The relationships between cultural consumption, identity and holidays for the over 50s: Identity formation, consumption and the mature holidaymaker: Representations of the over 50s in travel brochures

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GRIN Verlag, Dec 13, 2007 - Business & Economics - 14 pages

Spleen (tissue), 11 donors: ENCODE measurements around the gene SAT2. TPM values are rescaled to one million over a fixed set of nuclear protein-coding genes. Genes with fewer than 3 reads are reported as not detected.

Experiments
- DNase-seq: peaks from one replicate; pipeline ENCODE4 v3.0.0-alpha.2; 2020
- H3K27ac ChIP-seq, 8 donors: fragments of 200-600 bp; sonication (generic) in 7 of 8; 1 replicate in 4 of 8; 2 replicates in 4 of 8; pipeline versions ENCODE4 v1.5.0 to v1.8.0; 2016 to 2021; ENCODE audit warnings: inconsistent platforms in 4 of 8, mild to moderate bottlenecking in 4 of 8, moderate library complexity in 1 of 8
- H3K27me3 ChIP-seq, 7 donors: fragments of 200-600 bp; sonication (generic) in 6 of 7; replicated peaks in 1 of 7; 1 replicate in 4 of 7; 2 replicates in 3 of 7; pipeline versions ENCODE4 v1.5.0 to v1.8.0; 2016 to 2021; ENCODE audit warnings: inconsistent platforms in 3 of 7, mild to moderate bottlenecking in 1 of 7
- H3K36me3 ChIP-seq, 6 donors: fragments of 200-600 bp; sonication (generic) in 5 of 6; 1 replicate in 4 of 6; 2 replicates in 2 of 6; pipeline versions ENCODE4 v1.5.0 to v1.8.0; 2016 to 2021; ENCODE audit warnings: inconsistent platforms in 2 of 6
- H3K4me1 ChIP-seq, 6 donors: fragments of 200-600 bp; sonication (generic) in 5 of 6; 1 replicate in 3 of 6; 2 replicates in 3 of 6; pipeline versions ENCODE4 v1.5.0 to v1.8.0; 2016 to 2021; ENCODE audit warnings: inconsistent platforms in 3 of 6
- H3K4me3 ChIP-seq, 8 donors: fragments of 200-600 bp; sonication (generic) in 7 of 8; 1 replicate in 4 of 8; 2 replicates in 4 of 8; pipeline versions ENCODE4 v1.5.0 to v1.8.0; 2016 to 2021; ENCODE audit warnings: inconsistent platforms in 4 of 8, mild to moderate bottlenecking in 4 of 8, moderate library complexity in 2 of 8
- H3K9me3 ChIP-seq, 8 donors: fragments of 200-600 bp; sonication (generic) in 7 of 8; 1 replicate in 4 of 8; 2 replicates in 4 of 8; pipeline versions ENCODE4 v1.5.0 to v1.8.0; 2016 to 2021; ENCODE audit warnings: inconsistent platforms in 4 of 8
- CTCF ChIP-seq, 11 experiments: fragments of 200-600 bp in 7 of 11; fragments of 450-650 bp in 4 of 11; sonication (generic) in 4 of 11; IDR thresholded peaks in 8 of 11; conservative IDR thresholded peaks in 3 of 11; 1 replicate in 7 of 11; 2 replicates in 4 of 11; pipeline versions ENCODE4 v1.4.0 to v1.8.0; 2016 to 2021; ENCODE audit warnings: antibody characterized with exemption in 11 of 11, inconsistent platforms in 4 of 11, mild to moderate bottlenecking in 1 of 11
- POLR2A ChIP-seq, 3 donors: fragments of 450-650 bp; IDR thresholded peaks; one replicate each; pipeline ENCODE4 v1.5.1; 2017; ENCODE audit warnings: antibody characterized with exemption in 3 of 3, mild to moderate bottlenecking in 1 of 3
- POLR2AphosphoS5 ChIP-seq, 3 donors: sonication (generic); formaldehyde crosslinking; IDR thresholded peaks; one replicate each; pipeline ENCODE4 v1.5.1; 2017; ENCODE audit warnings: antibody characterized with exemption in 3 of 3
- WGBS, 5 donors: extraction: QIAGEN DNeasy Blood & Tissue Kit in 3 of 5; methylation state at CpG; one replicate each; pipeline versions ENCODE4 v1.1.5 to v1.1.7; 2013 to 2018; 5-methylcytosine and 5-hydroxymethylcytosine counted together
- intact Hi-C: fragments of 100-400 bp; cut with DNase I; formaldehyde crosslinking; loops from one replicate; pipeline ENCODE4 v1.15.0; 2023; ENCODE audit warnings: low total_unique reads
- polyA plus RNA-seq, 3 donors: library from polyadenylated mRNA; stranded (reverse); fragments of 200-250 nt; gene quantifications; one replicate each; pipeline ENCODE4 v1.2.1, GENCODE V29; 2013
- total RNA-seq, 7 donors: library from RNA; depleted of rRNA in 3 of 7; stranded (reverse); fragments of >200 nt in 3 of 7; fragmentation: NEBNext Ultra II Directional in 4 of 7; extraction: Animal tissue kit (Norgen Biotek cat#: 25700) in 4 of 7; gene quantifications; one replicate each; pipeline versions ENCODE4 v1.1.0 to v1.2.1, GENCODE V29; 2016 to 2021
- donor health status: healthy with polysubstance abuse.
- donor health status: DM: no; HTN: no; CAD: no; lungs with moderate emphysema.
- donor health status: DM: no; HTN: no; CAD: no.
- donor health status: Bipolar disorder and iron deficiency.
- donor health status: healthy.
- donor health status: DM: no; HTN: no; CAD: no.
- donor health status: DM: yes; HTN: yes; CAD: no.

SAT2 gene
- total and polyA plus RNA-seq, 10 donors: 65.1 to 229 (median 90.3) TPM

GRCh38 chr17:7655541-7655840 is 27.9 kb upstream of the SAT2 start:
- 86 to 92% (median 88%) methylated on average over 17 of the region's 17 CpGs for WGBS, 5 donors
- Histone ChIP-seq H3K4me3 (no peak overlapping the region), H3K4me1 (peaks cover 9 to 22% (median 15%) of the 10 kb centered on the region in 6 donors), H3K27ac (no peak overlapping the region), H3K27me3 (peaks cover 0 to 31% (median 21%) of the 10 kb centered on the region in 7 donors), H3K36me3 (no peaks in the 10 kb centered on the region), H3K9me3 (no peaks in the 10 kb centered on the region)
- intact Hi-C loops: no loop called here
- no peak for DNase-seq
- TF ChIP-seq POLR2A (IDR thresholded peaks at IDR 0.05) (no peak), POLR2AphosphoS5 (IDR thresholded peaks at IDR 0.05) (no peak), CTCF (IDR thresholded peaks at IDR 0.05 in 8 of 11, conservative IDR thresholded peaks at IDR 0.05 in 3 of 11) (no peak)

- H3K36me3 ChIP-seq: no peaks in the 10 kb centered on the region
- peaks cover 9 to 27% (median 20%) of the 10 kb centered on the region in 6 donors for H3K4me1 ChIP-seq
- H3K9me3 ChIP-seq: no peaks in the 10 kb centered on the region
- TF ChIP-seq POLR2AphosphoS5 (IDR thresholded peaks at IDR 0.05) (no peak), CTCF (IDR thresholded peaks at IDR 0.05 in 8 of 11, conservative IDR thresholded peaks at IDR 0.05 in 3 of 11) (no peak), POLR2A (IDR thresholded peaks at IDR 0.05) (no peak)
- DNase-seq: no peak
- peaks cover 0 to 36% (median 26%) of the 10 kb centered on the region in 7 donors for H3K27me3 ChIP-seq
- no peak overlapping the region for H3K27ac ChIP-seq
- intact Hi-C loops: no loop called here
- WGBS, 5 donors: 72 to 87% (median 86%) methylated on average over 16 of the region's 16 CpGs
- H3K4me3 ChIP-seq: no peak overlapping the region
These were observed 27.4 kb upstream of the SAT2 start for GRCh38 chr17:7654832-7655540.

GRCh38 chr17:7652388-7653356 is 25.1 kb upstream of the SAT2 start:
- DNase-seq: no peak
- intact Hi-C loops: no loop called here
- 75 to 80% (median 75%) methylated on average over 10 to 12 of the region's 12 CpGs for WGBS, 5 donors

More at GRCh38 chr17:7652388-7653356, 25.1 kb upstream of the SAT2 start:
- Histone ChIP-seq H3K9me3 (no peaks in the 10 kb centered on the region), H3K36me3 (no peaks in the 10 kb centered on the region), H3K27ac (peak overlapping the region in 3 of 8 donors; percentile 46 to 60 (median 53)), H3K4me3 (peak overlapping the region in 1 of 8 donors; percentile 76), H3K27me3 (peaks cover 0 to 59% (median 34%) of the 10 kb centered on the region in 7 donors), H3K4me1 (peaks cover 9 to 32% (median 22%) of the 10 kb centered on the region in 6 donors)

Seminar paper from the year 2007 in the subject Tourism, grade: 1,0, University of Newcastle upon Tyne, course: Advertising and Consumption, 34 entries in the bibliography, language: English, abstract: For several decades now there has been a trend towards a declining birth rate and therefore rapid ageing of the British population. With good medical supplies, older people stay healthy and live longer: in the past twenty years life expectancy has risen from 70 years in 1981 to 75 years in 2001 for men, and from 76 to 80 years for women (Soule et al. 2005). When retiring in their 50 or 60s, people can expect to live twenty more years or longer. Soon people over 50, the post-war baby boomer generation born between 1946 and 1965, will constitute the majority of the population. In contrast to people retiring in the 20th century, 21st century retirees are active and try to enjoy their leisure time. Although ‘consumer society creates negative [...] images of later life, by implication, if not directly, by valuing and emphasizing youthful body image’ (Morris 1998 in Bradley & Longino 2001, p.18), ‘old’ people immerse themselves in sports and other social activities, living life to the full. Holidays play an important part in this lifestyle as they are important for the ‘individual and social improvement and development, the resultant benefit of the self, including social self, being transportable back into the everyday environment as part of an ongoing life experience’ (McIntyre 2007, p.121). In the past decades, several travel operators have tried to buy into the mature market. They established brands for the over 50s, featuring names like First Choice’s 'Leisurely Times', Thomson’s ‘Young at Heart’, Cosmos’ ‘Golden Times’ and Airtours’ 'Golden Years' (Ylänne-McEwen 2000), all off which basically offered beach holidays around Europe. Now their brochures have vanished from the market. They either have been replaced by updated concepts or been incorporated into the ‘mainstream’ summer and winter brochures. In this essay, I would like to explore why these travel programmes have been rejected by the young at heart and what kind of holidays has replaced them. I will have a critical look at the representation of the over 50s in the new brochures. I will deconstruct the mature holidaymaker, considering what they want and need of their holiday and which identity they derive from their activities and destination choice.

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